Although it was common ground that M-GmbH, PD's controlling company, was able to impose its will on PD by means of decisions most of which were adopted by a majority, its shareholders included persons who were not financially integrated into M-GmbH.
The referring court therefore asked whether the exclusion of PD from joining the VAT group is in line with the requirement of close links through financial relationships set out in Article 11 (1) of the VAT Directive or whether it is a measure which can be justified under the principle of prevention of tax evasion or tax avoidance.
The CJEU findings
The CJEU held that the Member States cannot use VAT grouping criteria relating exclusively to certain types of legal person to demonstrate the existence of a close link through financial relationships. In the absence of further requirements, the mere existence of close links between the persons belonging to a VAT group cannot lead to the assumption that the EU legislature intended to reserve the right to benefit from the VAT group regime solely to entities which are mutually exclusive and in a subordinate relationship to the parent company of the group of companies concerned. If such a subordination relationship exists, this allows the presumption that there are close connections between the persons in question, but it cannot in principle be regarded as a prerequisite for the formation of a VAT group (as held in the earlier CJEU case Larentia and Minerva3).
The CJEU held that M-GmbH was able to enforce its will with PD by means of decisions taken by a majority, so that close ties can be presumed to exist through financial relationships. The mere fact that PD's shareholders could theoretically amend the articles of association by means of verbal agreements so that resolutions could be passed unanimously in the future is not sufficient to invalidate this presumption and would go against the principle of legal certainty.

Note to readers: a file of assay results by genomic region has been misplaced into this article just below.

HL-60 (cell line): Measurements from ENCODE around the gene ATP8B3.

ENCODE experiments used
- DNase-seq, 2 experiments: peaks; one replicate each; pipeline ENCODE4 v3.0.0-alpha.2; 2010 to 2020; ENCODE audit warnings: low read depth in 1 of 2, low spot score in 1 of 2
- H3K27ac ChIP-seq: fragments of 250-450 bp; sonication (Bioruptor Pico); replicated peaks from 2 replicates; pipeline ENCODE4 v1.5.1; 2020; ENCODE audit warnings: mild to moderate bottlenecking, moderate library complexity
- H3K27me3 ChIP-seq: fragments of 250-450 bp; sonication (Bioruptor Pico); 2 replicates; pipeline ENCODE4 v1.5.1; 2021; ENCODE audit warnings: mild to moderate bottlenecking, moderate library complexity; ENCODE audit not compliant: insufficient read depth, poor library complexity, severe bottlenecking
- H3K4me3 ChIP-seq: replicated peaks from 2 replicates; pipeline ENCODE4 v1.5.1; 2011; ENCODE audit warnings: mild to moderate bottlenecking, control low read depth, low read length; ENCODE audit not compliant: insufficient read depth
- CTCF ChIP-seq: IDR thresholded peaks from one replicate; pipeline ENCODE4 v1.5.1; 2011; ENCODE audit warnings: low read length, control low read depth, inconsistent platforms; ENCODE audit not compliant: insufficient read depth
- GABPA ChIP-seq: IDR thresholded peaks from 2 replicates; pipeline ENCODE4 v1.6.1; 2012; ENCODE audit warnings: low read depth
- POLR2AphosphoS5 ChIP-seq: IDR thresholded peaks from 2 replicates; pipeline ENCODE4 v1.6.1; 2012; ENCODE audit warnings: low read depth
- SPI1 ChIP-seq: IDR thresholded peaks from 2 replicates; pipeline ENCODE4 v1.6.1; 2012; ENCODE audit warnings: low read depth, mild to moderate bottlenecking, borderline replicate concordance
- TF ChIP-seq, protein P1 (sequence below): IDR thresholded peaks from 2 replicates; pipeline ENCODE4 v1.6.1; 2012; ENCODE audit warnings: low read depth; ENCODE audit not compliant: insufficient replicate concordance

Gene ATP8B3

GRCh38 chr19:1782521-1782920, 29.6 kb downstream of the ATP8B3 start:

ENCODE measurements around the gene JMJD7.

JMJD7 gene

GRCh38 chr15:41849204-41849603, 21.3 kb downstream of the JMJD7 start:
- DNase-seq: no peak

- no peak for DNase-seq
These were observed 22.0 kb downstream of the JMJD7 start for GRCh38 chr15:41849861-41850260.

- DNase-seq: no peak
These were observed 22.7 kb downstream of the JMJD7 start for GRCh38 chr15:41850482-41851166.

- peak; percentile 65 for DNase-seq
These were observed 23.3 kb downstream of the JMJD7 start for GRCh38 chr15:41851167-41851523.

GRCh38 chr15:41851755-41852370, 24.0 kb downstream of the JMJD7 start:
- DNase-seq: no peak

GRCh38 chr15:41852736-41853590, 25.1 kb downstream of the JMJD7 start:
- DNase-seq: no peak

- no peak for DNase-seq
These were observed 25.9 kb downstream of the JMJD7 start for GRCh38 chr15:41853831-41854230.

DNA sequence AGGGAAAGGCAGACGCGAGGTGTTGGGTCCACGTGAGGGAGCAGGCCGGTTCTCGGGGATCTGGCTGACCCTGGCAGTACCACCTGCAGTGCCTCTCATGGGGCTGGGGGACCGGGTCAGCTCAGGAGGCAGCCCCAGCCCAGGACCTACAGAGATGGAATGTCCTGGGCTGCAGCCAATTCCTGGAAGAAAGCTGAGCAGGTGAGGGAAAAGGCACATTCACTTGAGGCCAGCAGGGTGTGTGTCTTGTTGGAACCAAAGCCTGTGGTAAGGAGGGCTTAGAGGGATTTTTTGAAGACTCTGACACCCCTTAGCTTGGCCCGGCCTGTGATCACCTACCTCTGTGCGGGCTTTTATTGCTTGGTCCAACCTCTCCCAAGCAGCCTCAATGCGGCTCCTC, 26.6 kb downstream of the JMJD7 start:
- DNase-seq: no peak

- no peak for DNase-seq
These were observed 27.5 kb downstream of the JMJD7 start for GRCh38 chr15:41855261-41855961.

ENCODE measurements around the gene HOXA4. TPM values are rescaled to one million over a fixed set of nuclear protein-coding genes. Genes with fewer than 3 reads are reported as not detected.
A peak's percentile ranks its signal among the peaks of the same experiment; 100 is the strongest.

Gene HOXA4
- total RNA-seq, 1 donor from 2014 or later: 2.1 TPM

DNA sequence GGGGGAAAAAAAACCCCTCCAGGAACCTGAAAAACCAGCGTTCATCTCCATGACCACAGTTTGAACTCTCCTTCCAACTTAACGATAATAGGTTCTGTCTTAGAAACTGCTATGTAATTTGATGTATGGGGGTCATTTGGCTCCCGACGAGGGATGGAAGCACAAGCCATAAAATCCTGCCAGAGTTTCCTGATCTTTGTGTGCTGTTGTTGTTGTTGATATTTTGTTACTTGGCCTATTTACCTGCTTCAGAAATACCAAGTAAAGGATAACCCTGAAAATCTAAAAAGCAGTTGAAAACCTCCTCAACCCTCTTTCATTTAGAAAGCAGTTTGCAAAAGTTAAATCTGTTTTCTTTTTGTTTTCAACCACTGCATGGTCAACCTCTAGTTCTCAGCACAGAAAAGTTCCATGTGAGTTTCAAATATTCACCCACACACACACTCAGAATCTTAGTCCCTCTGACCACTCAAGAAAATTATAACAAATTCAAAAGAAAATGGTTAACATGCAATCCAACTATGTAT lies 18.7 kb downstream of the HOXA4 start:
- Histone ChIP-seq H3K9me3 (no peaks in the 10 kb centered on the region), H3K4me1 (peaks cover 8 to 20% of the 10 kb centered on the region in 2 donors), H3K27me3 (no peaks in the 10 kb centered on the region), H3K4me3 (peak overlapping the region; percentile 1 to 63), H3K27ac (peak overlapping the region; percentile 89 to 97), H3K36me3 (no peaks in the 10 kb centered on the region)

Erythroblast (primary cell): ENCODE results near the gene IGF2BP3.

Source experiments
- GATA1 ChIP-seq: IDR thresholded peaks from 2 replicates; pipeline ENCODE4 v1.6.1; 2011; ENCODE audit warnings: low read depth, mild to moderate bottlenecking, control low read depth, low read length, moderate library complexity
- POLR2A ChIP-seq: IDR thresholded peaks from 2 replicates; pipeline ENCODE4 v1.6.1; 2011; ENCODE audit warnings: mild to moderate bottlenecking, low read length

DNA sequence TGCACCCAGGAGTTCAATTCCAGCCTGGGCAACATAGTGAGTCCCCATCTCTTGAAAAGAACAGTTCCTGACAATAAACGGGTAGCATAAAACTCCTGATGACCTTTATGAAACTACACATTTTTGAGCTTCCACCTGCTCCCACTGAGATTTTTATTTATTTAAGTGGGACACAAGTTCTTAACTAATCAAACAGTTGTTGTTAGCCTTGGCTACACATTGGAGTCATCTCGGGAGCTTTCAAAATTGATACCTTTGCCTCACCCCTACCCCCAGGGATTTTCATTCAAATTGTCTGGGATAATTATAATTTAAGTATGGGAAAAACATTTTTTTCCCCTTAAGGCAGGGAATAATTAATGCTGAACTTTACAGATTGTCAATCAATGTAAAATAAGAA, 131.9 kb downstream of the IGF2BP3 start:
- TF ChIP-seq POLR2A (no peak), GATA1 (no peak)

For M-GmbH, there was legal certainty during the period in question as the voting modalities at PD were known and M-GmbH was therefore able to assess whether a presumption of the existence of a close connection through financial relationships within the meaning of Article 11 (1) of the VAT Directive existed.
The German Government asserted that the fact that under German law the articles of association can be concluded or amended informally by partnerships leads to difficulties in proving the existence of a VAT group for the tax authorities. The CJEU held that the legal uncertainty cited by the German Government does not arise from the application of the VAT group regulation, but from the application of the formal requirements to which the establishment and amendment of the articles of association of partnerships are subject to under German law. Member States cannot invoke specific features of their national law in order to add a further condition to the conditions set out in Article 11 (1) of the VAT Directive unless this is a condition imposed to prevent abuse or evasion. Further, to exclude partners who are not financially integrated from VAT grouping is against the principle of fiscal neutrality on the basis that these entities are in competition with one another.
In summary, in light of the principles of legal certainty, proportionality and fiscal neutrality, Article 11 of the VAT Directive must be interpreted as precluding national rules which prohibit a partnership from VAT grouping on the basis that the partners, apart from the controlling company, are not exclusively persons financially integrated into the controlling company’s undertaking.
The German courts and the tax authorities must now implement this ruling and all German taxable persons should examine its impact and take appropriate action, if required. The German VAT group regime is not optional; if (new) criteria are met, a VAT group is formed. Taxpayers will therefore need to determine whether partnerships are part of a fiscal unity that they have previously managed as a sole proprietor.
Businesses which have been refused VAT grouping in other Member States where additional VAT grouping conditions have been introduced may also wish to review whether this judgment may allow them to form a VAT group.
For additional information with respect to this Alert, please contact the following:
Ernst & Young GmbH, Dusseldorf